Let us place ourselves in the beautiful scene of today's Gospel, the Gospel for the feast of St Andrew, the brother of Simon Peter. In Matthew's Gospel, the call of Simon and Andrew is the first specific thing Matthew reports our Lord doing once his public ministry has begun. Christ was baptized by John in the river Jordan in Judea, and during this the Father announced from Heaven his identity as his beloved Son. Then there followed Christ's encounter with Satan in the wilderness, leaving Satan repulsed. On hearing of John the Baptist's imprisonment, Christ returns to Galilee and commences his prophetic ministry. A great light has suddenly appeared among the people calling for repentance, for the Kingdom of God is near. The momentous public ministry has begun. The scene becomes more concrete: Christ is walking now by the Sea of Galilee. Perhaps it is early in the morning with few of the population out and about, and Christ is there on the shore virtually alone, communing with his heavenly Father. Perhaps he has been there at prayer since the very early hours of the morning before dawn. The tide is lapping quietly at the shore. All is quiet and the inland Sea is lovely in its calm with the water stretching ahead. Some fishermen are at their work. Their voices subdued, perhaps they too have been at their work for many hours. The fishermen know who it is who is walking on the shore. In fact, we learn from the Gospel of St John that our Lord had met Simon and Andrew and James and John in Judea following his baptism. That Gospel makes it clear that their allegiance to him had already begun, but back then there was no public ministry in place. Now Christ has launched his mission and here he formally calls them to share in it. He pauses on the shore, looking at the Sea. His eyes — the eyes of God made man who sustains all things! — rove penetratingly from the gentle waves to the birds and sky above, and then to Simon and Andrew who are casting a net into the water. They pause, gazing at him. He calls: Come, share in my mission! They leave all to follow him.
The Gospels agree that Andrew was one of the very first to know Jesus of Nazareth precisely as the Messiah. In the Gospel of St John we are told that Andrew — at John the Baptist's own bidding — left the Baptist and followed Christ who invited him to his temporary dwelling. From that extended visit there was thenceforth no doubt in Andrew's mind: here was the Messiah! It was he who introduced Simon his brother to our Lord. "We have discovered the Messiah," he told his brother. The first thing, then, that we think of on the feast of St Andrew the Apostle is the coming of Jesus Christ into his life. In this sense it is most appropriate that the feast of St Andrew be celebrated during Advent, the season when the coming of the Lord is celebrated. He came among us as man, and in a wonderful way he came into the life of St Andrew. He wishes to come into our lives too — he has come at our baptism, but let us liken that baptismal coming to his first coming into Andrew's life following his own baptism. Here, now, on the shore he comes again into Andrew's life inviting him to share much more fully in his whole life, to follow him more completely, to be one with him in his joys, his mission and in his sufferings. Previous to our Gospel scene today, Andrew knew and loved our Lord, as did his brother Simon. But it had not led to concrete action — indeed, there had been no call from Christ to do so. But now the call has come and Andrew and Simon respond with alacrity and totality. They leave all to be with their master and to share in his mission and in his toils. Andrew would never turn back from this response to the call, though he and his brother had a great deal, a very great deal indeed, to learn from Jesus. Their notion of discipleship had yet to mature and pass through the fire of trial, but they emerged the purer in their commitment to the Master, and went on to a life and finally to a death as true friends of Jesus. Andrew and his brother Simon, together with James and John who were also called in our passage today, all became heroes in their following of Jesus and foundation stones of the Church. Each will be celebrated as great saints till the end of time.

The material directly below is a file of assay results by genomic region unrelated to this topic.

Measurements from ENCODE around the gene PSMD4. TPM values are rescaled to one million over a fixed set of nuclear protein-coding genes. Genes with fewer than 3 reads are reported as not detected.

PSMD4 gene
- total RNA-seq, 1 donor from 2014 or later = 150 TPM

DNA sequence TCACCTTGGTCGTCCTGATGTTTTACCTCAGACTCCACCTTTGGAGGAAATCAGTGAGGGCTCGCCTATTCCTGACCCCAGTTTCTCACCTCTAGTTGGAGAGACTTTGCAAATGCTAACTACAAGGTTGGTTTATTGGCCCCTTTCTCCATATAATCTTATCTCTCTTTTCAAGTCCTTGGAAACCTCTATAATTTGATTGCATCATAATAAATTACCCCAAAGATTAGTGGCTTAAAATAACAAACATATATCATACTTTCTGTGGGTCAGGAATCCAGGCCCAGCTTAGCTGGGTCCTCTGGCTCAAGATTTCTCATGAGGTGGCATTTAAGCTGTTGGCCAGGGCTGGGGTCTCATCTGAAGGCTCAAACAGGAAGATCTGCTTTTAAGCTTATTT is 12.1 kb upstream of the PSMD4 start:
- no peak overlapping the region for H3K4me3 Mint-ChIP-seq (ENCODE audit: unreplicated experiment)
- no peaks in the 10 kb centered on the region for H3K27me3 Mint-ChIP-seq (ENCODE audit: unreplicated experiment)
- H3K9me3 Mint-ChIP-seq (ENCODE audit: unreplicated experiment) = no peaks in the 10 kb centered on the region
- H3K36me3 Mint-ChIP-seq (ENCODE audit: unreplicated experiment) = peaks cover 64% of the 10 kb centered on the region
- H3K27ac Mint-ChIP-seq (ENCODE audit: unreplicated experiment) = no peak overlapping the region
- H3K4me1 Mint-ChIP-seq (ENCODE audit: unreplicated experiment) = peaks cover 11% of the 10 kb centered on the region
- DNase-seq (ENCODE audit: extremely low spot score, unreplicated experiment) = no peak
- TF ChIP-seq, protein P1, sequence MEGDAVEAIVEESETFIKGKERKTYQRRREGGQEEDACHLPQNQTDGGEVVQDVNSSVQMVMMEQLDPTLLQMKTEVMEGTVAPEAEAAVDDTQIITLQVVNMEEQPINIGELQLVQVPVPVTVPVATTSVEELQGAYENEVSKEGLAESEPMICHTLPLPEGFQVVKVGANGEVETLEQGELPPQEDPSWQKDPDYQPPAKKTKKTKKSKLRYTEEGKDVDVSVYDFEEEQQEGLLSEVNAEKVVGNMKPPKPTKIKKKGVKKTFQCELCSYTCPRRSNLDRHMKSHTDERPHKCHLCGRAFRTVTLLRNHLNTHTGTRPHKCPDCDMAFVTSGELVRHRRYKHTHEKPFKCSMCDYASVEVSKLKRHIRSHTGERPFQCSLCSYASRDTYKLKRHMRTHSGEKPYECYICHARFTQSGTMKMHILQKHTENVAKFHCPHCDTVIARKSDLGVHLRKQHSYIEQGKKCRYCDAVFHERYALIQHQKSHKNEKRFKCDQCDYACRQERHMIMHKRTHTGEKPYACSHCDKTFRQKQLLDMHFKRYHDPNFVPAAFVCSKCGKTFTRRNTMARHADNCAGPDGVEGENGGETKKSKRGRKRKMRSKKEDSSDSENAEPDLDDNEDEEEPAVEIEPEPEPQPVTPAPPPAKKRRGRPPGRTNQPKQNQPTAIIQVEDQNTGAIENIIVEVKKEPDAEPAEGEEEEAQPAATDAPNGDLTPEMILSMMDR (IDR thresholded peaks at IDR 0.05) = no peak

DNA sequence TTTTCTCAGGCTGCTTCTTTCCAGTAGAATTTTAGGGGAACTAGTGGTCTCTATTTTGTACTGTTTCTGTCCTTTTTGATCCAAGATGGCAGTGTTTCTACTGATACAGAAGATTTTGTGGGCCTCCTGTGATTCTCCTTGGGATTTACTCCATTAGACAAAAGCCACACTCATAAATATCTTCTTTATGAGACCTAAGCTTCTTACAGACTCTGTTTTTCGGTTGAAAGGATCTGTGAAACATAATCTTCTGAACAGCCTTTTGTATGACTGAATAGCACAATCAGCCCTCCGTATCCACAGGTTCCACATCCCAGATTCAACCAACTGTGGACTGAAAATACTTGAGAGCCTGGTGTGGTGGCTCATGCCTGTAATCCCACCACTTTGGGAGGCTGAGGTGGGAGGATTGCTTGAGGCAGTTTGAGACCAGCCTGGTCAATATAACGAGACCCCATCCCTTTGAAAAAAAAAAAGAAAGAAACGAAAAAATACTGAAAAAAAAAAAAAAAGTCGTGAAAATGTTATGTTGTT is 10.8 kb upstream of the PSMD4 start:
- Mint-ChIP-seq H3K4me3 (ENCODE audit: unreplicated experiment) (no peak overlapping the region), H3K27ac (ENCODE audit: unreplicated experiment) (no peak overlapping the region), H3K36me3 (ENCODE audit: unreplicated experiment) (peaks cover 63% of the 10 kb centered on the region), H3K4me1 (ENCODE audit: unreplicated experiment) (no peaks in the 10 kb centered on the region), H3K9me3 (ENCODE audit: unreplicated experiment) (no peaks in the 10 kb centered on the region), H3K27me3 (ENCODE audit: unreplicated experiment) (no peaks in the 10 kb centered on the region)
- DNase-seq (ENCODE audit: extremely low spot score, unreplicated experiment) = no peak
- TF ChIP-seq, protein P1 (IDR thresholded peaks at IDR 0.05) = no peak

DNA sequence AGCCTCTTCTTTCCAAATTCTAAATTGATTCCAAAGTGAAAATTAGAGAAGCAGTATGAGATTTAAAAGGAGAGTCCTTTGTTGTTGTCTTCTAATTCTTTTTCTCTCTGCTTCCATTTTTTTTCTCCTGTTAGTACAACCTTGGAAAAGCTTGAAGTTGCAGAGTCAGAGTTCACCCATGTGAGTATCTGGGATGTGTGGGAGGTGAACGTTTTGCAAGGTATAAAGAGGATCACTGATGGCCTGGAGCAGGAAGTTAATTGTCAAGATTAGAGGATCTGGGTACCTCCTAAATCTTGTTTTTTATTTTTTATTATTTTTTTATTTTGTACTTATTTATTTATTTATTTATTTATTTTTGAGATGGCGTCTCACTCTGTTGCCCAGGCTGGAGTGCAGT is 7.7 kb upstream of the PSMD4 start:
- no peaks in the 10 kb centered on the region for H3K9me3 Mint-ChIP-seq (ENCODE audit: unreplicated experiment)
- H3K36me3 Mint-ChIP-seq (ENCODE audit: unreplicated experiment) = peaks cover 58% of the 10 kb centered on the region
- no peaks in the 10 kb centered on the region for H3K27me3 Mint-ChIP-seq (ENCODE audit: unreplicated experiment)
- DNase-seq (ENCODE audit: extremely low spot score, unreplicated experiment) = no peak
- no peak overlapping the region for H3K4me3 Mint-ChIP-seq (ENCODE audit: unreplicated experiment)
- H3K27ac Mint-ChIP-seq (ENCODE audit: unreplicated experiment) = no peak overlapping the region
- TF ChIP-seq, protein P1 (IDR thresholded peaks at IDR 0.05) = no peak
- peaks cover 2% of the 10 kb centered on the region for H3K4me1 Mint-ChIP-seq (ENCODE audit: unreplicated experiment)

Such is what happened because of the coming of Christ into their lives. Let us think, then, of the power of Christ's coming! If Christ comes into our lives, all will be well no matter what the cost. What, then, do we wish to welcome into our lives? What is our life going to be filled with? Will it be filled with the world, the flesh and the devil — to use the classic categories of Christian discourse, or will it be the person of Jesus Christ? Christ stands on the shore of my life as I proceed with my daily work. He says to me, come! Follow me and share in my mission in the manner appropriate to the vocation and circumstances I have placed you in. Make me the Guest of your soul, the Master of your life, and bring me to others. Fish for men, as do I! My response?